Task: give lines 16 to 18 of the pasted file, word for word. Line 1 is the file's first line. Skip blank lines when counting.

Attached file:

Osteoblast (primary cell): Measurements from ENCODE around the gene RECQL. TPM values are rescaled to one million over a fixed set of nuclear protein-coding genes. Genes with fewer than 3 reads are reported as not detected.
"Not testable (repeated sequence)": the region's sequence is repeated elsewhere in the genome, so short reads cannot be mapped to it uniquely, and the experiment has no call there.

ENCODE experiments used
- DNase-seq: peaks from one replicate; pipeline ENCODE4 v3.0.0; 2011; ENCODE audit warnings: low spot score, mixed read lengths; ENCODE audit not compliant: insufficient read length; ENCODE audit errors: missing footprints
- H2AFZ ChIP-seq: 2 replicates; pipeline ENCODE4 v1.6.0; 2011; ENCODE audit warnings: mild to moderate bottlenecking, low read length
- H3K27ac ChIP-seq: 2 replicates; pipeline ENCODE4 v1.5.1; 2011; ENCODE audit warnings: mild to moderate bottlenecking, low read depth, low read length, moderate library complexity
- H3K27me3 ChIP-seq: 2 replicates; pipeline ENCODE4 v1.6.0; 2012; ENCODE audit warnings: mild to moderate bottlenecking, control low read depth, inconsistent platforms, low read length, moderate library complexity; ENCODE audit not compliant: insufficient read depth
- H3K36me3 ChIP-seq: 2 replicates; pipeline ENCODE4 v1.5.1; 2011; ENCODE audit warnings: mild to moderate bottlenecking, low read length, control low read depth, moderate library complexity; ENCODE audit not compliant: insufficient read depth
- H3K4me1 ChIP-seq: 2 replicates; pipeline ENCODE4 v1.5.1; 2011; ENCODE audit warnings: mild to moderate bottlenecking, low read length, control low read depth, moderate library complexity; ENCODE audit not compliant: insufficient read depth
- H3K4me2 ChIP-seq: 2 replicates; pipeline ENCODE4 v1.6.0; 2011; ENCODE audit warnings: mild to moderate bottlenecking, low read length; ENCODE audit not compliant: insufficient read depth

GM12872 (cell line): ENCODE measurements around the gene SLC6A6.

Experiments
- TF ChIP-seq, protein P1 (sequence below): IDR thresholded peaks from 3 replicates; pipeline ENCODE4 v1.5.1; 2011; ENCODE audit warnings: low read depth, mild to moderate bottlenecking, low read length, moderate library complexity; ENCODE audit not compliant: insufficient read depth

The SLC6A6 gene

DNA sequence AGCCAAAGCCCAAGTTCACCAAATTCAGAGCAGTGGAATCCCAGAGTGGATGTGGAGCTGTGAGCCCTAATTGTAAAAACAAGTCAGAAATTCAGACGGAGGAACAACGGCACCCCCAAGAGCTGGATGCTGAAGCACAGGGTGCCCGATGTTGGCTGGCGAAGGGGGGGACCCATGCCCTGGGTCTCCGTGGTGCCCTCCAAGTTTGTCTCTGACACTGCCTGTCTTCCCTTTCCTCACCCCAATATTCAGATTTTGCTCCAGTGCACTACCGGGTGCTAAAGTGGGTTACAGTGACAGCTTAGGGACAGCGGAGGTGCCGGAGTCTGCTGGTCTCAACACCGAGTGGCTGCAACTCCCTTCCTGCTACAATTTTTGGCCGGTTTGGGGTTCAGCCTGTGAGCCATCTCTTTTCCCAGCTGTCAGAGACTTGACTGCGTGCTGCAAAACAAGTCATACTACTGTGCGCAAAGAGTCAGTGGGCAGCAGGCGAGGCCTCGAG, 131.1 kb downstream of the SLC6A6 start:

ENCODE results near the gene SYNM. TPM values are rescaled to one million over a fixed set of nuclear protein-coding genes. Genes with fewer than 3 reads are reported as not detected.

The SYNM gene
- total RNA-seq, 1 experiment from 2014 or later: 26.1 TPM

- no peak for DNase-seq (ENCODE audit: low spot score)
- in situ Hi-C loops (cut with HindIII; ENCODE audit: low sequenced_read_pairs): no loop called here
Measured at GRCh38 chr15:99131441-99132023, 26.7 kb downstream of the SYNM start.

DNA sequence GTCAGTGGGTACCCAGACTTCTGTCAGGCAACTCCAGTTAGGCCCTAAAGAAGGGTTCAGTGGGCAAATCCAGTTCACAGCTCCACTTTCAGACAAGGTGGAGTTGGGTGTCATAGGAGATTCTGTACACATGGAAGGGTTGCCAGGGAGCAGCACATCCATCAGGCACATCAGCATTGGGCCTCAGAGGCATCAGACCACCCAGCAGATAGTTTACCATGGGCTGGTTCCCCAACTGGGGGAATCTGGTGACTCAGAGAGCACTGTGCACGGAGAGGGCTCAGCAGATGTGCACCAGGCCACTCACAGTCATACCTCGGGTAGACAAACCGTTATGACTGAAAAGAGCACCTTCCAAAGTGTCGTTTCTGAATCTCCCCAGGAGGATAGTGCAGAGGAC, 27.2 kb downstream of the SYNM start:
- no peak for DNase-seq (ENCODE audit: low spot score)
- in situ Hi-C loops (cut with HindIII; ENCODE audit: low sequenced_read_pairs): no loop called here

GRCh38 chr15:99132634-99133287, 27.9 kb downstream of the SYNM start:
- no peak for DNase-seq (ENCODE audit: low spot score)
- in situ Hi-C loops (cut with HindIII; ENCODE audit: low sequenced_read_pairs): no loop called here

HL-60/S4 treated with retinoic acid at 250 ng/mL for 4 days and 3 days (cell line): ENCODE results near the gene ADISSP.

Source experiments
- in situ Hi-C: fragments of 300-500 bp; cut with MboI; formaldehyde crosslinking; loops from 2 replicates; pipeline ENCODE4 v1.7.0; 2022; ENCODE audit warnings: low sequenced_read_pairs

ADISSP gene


ENCODE results near the gene SYNM. TPM values are rescaled to one million over a fixed set of nuclear protein-coding genes. Genes with fewer than 3 reads are reported as not detected.

The SYNM gene
- total RNA-seq, 1 experiment from 2014 or later: 26.1 TPM